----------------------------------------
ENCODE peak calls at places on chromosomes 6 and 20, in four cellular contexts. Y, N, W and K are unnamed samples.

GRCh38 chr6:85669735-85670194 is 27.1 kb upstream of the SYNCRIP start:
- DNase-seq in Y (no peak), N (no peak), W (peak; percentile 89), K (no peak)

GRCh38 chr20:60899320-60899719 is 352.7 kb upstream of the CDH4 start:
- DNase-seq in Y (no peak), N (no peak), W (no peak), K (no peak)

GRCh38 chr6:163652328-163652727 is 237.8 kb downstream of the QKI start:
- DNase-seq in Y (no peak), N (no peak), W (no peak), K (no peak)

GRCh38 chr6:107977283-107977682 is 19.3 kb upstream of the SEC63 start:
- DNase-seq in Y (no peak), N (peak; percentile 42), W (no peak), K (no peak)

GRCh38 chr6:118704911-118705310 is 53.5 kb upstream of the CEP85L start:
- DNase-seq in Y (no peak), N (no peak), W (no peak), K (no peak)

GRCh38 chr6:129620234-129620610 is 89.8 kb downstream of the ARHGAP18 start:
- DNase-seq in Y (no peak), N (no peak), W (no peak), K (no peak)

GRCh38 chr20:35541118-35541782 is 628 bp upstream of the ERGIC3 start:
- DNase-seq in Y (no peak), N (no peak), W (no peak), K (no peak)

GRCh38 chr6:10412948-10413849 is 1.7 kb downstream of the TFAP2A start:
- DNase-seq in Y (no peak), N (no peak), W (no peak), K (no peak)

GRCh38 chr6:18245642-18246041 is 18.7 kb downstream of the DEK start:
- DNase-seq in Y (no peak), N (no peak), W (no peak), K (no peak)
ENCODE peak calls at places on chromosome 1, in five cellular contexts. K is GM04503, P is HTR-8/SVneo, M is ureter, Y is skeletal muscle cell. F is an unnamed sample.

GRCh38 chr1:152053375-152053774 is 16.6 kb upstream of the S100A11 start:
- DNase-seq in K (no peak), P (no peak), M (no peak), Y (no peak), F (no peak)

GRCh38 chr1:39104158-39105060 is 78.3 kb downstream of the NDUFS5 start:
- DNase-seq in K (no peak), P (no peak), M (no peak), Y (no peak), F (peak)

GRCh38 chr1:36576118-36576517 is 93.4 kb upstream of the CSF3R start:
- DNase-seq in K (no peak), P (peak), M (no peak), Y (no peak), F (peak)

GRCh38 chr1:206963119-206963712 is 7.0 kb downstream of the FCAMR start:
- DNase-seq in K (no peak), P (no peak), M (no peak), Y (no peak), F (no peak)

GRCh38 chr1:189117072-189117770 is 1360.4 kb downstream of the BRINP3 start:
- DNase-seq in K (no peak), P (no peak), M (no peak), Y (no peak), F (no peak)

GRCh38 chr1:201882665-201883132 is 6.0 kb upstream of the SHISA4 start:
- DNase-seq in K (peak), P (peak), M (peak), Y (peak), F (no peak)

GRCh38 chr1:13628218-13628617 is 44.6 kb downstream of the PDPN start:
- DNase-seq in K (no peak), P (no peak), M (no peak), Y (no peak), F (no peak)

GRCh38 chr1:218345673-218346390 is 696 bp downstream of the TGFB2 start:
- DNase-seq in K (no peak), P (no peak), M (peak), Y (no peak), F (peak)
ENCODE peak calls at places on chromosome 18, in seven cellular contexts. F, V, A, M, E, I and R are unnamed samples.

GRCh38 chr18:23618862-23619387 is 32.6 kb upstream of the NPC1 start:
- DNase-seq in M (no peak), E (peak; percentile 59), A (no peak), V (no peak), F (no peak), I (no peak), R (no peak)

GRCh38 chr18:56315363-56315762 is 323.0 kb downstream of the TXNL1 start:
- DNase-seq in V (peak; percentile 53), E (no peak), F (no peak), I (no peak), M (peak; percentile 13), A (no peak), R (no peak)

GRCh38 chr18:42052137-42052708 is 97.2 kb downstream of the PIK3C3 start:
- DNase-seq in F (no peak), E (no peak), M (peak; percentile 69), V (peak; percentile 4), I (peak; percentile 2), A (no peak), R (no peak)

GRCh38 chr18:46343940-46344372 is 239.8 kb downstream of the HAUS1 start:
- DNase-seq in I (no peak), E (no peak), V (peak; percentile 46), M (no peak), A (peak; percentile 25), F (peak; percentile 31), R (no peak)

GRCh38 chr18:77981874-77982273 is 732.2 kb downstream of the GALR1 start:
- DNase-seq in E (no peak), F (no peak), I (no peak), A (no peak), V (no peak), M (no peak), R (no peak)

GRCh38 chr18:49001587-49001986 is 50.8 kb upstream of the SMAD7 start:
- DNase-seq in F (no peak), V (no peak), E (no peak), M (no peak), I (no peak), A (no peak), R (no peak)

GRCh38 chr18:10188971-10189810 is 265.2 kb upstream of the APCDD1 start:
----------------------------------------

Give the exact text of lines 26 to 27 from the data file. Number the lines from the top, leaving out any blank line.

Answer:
- DNase-seq in K (no peak), P (peak), M (no peak), Y (no peak), F (peak)

GRCh38 chr1:206963119-206963712 is 7.0 kb downstream of the FCAMR start: